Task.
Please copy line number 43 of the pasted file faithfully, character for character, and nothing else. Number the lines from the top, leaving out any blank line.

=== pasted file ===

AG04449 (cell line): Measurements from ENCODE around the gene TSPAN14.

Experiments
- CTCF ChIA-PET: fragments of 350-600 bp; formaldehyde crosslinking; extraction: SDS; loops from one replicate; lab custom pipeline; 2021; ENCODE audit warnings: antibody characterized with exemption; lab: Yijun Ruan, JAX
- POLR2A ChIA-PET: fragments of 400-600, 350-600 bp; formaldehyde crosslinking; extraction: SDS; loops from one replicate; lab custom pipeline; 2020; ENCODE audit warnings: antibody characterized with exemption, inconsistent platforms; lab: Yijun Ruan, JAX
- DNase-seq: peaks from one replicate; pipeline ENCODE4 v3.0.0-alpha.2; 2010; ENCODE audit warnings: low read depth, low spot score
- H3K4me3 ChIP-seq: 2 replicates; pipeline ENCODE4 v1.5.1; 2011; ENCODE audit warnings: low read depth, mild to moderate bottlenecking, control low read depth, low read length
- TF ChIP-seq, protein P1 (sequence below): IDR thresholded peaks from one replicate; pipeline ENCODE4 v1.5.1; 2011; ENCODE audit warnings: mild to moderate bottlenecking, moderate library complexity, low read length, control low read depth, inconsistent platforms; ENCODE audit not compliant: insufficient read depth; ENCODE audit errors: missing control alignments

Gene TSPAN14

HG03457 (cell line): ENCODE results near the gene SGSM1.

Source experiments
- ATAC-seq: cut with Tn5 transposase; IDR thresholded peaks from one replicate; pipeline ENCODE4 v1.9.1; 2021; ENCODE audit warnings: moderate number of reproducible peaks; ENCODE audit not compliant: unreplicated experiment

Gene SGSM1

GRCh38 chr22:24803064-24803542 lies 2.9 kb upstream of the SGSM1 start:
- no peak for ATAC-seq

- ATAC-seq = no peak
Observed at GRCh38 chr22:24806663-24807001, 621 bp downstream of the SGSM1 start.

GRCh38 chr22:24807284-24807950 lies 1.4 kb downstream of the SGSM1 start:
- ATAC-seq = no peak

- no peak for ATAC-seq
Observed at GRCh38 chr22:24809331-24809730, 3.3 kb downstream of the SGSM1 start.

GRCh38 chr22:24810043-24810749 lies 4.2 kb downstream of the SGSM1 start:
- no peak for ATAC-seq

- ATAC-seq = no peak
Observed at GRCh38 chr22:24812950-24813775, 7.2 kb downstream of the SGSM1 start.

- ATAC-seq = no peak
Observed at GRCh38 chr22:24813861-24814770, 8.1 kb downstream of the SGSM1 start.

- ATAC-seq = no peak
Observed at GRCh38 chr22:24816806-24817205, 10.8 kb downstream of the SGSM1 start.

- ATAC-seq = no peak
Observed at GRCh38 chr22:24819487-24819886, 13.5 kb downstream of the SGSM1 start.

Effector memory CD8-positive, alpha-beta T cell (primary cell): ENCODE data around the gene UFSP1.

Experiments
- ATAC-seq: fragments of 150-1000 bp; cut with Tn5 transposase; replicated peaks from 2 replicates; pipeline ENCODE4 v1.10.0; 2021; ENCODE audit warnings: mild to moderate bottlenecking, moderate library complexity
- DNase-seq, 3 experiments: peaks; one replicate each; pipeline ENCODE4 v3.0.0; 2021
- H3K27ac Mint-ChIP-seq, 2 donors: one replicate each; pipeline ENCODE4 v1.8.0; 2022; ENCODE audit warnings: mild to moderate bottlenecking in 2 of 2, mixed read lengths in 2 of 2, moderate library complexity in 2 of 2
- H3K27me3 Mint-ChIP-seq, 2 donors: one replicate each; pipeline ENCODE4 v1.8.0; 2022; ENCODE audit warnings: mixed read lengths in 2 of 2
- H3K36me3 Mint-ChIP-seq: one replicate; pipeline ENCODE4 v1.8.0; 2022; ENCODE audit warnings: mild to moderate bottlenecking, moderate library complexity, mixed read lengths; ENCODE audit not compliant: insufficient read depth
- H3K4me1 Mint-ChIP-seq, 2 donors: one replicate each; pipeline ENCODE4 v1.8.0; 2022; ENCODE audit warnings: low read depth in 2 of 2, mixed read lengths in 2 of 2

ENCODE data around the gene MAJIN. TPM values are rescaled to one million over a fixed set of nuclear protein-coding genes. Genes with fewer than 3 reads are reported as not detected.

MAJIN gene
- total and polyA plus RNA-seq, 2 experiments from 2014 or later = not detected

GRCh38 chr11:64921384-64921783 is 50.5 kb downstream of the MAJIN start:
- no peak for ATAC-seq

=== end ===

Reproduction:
- no peak for ATAC-seq